# One-Way Analysis of Variance (ANOVA)

• Thomas J. Quirk
• Simone Cummings
Chapter
Part of the Excel for Statistics book series (EXCELSTAT)

## Abstract

So far in this book, you have learned how to test for the difference within one group of data between the mean of the group and the hypothesized population mean for the data using either the 95% confidence interval about the mean (Chap. 3 of this book) or the one-group t-test of the mean (Chap. 4 of this book). You have also learned how to test for the difference between the means for two groups to determine if this difference was a “significant” difference (Chap. 5 of this book). In this chapter, you will learn how to test for the difference between groups on a single variable when you have three or more groups of data. A practical social work research problem is presented that walks you through the Excel steps needed to generate the output for a one-way ANOVA test. You will learn how to interpret the Summary Output table correctly, and how to test the hypotheses comparing the population means of the three or more groups to see if they are “significantly different from each other.” If this overall ANOVA test is produces a significant result, you will learn how to test the hypotheses comparing any two groups using an ANOVA t-test formula. This formula is presented, explained, and a practical social work example is used delineating the five steps needed to perform this test using a calculator. Then, the Excel steps for using this formula are presented and explained. Three practice problems are given at the end of the chapter to test your Excel skills, and the answers to these problems appear in Appendix A of this book. An additional practice problem is presented in the Practice Test given in Appendix B along with its answer in Appendix C of this book.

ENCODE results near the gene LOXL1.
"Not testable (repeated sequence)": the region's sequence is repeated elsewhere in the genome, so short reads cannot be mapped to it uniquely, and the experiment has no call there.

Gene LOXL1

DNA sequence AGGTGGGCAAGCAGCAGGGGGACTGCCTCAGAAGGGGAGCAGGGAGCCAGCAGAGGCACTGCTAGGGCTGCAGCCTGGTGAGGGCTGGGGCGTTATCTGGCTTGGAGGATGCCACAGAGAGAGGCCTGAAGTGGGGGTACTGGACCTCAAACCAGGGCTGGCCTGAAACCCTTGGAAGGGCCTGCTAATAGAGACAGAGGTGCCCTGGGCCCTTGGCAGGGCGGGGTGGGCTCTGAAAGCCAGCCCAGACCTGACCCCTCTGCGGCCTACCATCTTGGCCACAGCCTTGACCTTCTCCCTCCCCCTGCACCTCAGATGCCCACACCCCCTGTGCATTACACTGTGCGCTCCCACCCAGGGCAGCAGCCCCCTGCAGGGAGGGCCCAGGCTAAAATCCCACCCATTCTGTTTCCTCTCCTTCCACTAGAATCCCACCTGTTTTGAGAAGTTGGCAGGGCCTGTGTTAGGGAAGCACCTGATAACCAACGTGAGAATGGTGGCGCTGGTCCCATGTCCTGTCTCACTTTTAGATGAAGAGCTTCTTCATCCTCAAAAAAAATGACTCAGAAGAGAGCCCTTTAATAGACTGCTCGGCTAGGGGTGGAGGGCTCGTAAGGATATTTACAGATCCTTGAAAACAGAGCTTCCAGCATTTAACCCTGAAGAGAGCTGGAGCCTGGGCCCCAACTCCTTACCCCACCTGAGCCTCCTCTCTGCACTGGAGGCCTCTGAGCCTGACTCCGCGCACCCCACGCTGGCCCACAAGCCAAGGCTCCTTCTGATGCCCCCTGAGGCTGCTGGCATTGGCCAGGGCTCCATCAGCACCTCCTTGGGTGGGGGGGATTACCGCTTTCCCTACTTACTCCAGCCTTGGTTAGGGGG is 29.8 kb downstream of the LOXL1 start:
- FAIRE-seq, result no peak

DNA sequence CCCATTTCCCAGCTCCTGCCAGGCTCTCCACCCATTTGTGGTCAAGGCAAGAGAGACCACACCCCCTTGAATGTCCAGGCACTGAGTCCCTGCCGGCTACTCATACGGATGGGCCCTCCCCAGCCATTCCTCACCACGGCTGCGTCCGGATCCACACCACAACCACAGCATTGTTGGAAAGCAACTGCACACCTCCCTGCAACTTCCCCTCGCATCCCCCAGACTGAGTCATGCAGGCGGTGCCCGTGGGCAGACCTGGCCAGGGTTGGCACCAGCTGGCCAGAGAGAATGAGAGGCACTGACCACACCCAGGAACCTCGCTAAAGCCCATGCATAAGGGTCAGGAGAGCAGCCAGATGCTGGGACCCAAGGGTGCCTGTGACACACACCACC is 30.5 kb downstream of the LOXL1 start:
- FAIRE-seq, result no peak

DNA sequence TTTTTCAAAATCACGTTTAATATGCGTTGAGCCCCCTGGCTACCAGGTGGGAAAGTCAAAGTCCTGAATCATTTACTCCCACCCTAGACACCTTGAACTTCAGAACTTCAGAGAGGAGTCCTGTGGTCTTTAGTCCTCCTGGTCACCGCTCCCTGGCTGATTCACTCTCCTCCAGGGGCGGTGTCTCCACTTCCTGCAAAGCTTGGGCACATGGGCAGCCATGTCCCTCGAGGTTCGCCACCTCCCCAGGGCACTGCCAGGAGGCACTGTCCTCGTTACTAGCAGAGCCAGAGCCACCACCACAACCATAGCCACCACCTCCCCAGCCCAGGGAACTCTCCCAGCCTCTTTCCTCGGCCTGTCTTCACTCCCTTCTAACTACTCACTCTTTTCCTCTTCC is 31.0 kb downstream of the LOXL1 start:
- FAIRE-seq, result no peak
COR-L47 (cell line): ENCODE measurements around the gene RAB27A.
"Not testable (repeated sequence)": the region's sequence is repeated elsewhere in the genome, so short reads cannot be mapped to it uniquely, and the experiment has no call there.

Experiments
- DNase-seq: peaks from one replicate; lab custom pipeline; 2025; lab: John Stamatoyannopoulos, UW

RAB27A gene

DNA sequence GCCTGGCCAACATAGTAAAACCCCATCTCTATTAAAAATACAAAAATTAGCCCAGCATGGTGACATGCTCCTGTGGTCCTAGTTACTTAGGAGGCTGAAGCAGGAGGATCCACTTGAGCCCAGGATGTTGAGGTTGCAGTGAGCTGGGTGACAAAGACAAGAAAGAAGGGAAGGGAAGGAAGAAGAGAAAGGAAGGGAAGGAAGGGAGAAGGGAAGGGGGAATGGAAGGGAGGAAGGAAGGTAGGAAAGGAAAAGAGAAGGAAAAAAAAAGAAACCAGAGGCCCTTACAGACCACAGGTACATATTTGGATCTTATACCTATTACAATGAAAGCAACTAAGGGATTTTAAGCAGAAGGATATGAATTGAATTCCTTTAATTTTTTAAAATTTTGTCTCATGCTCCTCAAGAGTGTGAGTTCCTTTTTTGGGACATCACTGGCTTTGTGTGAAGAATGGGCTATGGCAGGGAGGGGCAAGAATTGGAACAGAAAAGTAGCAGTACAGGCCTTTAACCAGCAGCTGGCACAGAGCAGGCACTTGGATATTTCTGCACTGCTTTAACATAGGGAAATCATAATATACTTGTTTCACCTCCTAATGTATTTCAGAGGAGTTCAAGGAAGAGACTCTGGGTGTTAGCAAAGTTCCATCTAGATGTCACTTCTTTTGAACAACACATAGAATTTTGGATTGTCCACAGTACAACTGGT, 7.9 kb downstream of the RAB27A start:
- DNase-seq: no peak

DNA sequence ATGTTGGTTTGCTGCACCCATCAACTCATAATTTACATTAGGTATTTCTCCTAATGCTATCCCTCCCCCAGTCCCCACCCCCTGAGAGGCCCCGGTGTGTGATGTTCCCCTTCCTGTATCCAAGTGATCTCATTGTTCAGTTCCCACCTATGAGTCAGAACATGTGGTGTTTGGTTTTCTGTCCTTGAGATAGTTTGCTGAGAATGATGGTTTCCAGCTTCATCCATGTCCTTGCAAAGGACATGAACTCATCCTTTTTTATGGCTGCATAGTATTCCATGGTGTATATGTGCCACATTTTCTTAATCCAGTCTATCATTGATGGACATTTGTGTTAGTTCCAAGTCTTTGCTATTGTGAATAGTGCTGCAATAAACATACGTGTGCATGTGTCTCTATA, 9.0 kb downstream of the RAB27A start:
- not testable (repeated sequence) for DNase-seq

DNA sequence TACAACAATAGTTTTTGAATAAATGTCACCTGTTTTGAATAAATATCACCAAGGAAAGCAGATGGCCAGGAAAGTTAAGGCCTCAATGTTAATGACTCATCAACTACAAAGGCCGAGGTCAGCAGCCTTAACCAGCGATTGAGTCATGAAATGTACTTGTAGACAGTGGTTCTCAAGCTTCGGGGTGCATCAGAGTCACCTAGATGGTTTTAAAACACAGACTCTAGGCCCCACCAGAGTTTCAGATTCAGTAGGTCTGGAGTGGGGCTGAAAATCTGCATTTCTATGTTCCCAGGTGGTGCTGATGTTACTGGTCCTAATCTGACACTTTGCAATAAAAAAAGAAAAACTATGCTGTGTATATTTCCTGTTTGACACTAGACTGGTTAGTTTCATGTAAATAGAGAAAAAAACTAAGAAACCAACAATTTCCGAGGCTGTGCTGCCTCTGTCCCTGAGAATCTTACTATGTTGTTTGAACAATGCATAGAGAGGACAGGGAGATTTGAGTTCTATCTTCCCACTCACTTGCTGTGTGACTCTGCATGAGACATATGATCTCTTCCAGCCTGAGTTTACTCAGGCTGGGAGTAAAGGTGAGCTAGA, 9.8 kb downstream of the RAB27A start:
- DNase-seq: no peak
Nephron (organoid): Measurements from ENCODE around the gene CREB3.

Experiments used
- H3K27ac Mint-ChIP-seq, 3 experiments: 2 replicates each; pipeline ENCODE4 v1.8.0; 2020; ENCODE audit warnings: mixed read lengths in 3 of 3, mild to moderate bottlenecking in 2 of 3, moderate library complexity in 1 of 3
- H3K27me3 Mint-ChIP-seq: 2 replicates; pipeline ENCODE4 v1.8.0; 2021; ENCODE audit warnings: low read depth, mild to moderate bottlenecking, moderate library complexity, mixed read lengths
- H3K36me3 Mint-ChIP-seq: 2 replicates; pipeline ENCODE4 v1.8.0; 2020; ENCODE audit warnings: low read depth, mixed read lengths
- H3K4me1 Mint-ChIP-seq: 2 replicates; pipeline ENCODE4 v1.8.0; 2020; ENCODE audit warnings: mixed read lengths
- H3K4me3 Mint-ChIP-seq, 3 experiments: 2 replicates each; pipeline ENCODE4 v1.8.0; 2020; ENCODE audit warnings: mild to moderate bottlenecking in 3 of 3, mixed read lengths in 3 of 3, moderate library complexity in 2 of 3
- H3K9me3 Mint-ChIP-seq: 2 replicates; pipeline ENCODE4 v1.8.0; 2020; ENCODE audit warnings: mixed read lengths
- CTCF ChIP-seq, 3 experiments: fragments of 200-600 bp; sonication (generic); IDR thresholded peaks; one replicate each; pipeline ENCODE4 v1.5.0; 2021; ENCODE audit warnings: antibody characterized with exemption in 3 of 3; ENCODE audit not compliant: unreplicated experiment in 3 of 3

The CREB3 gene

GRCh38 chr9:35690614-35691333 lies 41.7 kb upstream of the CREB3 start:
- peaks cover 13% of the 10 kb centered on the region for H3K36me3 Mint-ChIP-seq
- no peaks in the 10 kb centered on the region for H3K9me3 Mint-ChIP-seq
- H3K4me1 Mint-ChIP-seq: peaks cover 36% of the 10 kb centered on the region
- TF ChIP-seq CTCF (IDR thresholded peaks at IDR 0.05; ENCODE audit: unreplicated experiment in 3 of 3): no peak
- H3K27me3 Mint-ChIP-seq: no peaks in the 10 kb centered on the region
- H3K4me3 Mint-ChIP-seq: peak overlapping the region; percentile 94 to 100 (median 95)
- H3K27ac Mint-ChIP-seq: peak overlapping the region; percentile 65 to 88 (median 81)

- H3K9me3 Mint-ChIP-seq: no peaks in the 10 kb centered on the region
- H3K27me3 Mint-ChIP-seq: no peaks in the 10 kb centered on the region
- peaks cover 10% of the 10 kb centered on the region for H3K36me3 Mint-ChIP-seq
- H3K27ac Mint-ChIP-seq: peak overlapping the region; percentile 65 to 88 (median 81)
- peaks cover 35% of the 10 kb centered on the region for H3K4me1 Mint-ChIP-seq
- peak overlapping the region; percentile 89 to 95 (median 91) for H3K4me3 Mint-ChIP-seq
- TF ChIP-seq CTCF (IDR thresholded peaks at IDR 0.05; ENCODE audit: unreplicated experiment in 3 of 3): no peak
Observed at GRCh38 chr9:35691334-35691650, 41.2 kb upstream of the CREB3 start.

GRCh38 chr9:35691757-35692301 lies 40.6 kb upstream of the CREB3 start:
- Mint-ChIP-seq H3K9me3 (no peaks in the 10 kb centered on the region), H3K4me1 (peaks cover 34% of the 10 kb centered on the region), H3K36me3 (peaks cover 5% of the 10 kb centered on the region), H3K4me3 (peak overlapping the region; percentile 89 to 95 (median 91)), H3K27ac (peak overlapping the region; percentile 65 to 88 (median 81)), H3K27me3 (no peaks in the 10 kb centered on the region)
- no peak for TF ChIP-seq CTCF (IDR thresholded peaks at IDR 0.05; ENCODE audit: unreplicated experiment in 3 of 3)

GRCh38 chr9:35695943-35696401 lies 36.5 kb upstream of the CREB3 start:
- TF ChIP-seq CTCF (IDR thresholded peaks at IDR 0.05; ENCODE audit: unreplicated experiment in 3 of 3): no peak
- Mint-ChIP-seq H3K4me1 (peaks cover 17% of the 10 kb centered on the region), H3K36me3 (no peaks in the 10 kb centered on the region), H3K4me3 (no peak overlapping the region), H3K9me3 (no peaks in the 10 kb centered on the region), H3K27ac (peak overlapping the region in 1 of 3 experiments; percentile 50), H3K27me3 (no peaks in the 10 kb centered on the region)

## References

1. Black K. Business statistics: for contemporary decision making. 6th ed. Hoboken: John Wiley & Sons, Inc.; 2010.Google Scholar
2. Randolph K, Myers L. Basic statistics in multivariate analysis. New York: Oxford University Press; 2013.Google Scholar
3. Scott I, Mazhindu D. Statistics for health care professionals: an introduction. Thousand Oaks: Sage; 2005.Google Scholar
4. Veney J E, Kros J F, Rosenthal D A. Statistics for health care professionals: working with Excel. 2nd ed. San Francisco: Jossey-Bass; 2003.Google Scholar